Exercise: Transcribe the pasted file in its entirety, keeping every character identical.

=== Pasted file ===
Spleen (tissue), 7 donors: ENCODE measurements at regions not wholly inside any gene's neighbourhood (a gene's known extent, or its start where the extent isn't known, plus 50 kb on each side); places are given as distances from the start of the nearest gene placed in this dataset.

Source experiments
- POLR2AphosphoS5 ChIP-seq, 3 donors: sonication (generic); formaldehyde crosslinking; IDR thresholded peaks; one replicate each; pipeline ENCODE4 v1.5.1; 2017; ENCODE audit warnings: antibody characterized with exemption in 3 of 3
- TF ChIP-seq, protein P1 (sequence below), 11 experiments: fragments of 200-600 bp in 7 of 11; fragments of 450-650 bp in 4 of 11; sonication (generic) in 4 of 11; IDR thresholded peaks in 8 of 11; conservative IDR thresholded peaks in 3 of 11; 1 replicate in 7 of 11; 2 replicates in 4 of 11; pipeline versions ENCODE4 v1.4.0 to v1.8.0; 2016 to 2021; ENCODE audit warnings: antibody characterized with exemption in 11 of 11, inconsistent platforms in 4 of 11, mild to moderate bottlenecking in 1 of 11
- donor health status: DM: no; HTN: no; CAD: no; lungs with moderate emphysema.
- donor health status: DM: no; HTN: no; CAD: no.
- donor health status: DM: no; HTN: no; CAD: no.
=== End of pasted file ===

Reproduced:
Spleen (tissue), 7 donors: ENCODE measurements at regions not wholly inside any gene's neighbourhood (a gene's known extent, or its start where the extent isn't known, plus 50 kb on each side); places are given as distances from the start of the nearest gene placed in this dataset.

Source experiments
- POLR2AphosphoS5 ChIP-seq, 3 donors: sonication (generic); formaldehyde crosslinking; IDR thresholded peaks; one replicate each; pipeline ENCODE4 v1.5.1; 2017; ENCODE audit warnings: antibody characterized with exemption in 3 of 3
- TF ChIP-seq, protein P1 (sequence below), 11 experiments: fragments of 200-600 bp in 7 of 11; fragments of 450-650 bp in 4 of 11; sonication (generic) in 4 of 11; IDR thresholded peaks in 8 of 11; conservative IDR thresholded peaks in 3 of 11; 1 replicate in 7 of 11; 2 replicates in 4 of 11; pipeline versions ENCODE4 v1.4.0 to v1.8.0; 2016 to 2021; ENCODE audit warnings: antibody characterized with exemption in 11 of 11, inconsistent platforms in 4 of 11, mild to moderate bottlenecking in 1 of 11
- donor health status: DM: no; HTN: no; CAD: no; lungs with moderate emphysema.
- donor health status: DM: no; HTN: no; CAD: no.
- donor health status: DM: no; HTN: no; CAD: no.